My opinion is the L2050 and the allocation suggested above are both good long term allocations(assuming you have a long time before retirement). What we can't answer here is, if this is good for YOU. Only one person can answer that.
Jackbnimble  
#13 Posted : Friday, July 15, 2016 7:00:00 AM(UTC)
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And I have been in the TSP since 1991. Seen lots of ups and downs.
PathwaysIntern  
#14 Posted : Friday, July 15, 2016 3:15:22 PM(UTC)
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Originally Posted by: VetPref68 Go to Quoted Post
Please tell us how TSP isn't a buy low and sell high.

You are telling us that you don't buy low (shares a x price) and hope to sell high (shares a higher y price)?

Please explain how you make money in the TSP....I mean you have "14" years of experience.....


Your money is not sitting idle. You earn money by companies paying dividends, interest on bonds, and yes, selling shares higher than what they were bought for. But, that last part doesn't come from you. You could stop paying into TSP and still have your account grow. That's why it has been said multiple times on here to look at the rates of return. I want nothing more than for you to become wealthy off your TSP account, but your current strategy is not gong to help you achieve that.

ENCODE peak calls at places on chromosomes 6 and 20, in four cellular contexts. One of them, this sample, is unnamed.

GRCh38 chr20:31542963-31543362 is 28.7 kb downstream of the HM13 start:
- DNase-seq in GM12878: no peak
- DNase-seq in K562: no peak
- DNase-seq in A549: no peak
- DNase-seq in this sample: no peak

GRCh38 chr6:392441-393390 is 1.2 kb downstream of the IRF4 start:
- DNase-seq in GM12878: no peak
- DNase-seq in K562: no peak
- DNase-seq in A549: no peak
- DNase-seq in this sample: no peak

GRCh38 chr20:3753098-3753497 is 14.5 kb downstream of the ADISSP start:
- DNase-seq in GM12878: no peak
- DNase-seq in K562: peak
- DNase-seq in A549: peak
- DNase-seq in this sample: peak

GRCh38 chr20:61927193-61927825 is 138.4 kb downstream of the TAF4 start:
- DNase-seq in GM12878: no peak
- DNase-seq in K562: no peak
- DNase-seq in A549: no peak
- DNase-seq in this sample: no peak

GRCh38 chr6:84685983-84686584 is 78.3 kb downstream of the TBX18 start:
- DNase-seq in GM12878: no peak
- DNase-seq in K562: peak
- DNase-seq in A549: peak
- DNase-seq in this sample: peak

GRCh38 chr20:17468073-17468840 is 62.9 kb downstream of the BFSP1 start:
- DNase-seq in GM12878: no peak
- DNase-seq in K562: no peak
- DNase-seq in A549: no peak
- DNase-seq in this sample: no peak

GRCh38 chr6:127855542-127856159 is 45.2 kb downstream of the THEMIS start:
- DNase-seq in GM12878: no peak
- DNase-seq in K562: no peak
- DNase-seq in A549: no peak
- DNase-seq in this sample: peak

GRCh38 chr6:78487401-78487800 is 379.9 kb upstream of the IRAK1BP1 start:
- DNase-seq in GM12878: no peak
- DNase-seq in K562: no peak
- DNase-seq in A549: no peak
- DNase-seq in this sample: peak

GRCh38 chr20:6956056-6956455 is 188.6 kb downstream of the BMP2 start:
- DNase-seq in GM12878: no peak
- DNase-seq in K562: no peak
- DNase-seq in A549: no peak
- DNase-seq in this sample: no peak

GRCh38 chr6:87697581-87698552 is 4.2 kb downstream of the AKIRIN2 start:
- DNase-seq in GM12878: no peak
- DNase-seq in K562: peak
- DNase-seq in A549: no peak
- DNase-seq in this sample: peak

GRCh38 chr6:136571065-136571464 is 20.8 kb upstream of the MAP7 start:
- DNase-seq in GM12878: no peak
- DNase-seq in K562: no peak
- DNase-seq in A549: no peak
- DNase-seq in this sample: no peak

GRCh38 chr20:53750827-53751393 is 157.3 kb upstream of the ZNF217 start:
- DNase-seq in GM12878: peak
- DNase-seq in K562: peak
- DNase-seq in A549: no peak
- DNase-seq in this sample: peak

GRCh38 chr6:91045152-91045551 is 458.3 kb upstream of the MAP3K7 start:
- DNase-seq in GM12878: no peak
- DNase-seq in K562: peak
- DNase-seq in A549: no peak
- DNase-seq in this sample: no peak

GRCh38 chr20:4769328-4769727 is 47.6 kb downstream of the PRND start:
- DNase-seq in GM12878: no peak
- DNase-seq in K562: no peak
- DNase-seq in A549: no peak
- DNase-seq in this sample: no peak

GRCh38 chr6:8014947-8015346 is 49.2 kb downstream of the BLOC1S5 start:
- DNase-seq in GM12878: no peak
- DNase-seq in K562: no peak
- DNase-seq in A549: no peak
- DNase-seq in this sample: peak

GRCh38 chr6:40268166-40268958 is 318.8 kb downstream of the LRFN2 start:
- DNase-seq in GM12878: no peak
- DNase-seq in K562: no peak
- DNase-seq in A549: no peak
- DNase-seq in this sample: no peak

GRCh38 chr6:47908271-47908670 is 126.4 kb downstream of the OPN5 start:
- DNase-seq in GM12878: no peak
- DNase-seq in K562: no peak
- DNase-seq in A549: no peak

Pull open your account and read your last quarterly statement. Assuming you are active daily by "buying low and selling high," I'm curious what your rate of return is.
VetPref68  
#15 Posted : Sunday, July 31, 2016 7:53:40 PM(UTC)

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The L funds are a good investment any time as they rebalance daily. Thus, if stocks drop today, they sell bonds and buy stocks and vice versa. It is an example of always buying low and selling high.
VetPref68  
#16 Posted : Sunday, July 31, 2016 8:13:14 PM(UTC)

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Originally Posted by: PathwaysIntern Go to Quoted Post
Originally Posted by: VetPref68 Go to Quoted Post
Please tell us how TSP isn't a buy low and sell high.

You are telling us that you don't buy low (shares a x price) and hope to sell high (shares a higher y price)?

Please explain how you make money in the TSP....I mean you have "14" years of experience.....


Your money is not sitting idle. You earn money by companies paying dividends, interest on bonds, and yes, selling shares higher than what they were bought for. But, that last part doesn't come from you. You could stop paying into TSP and still have your account grow. That's why it has been said multiple times on here to look at the rates of return. I want nothing more than for you to become wealthy off your TSP account, but your current strategy is not gong to help you achieve that.

Pull open your account and read your last quarterly statement. Assuming you are active daily by "buying low and selling high," I'm curious what your rate of return is.


Since they started putting it on the statements:

06/30/12: -1.03
09/30/12: 19.27
12/31/12: 12.35
03/31/13: 12.58
06/30/13: 16.13
09/30/13: 17.63
12/31/13: 22.78
03/31/14: 16.15
06/30/14: 18.37
09/30/14: 9.65
12/31/14: 6.95
03/31/15: 7.34
06/30/15: 3.44
09/30/15: -1.86
12/31/15: -0.23
03/31/16: -0.05
06/30/16: 1.63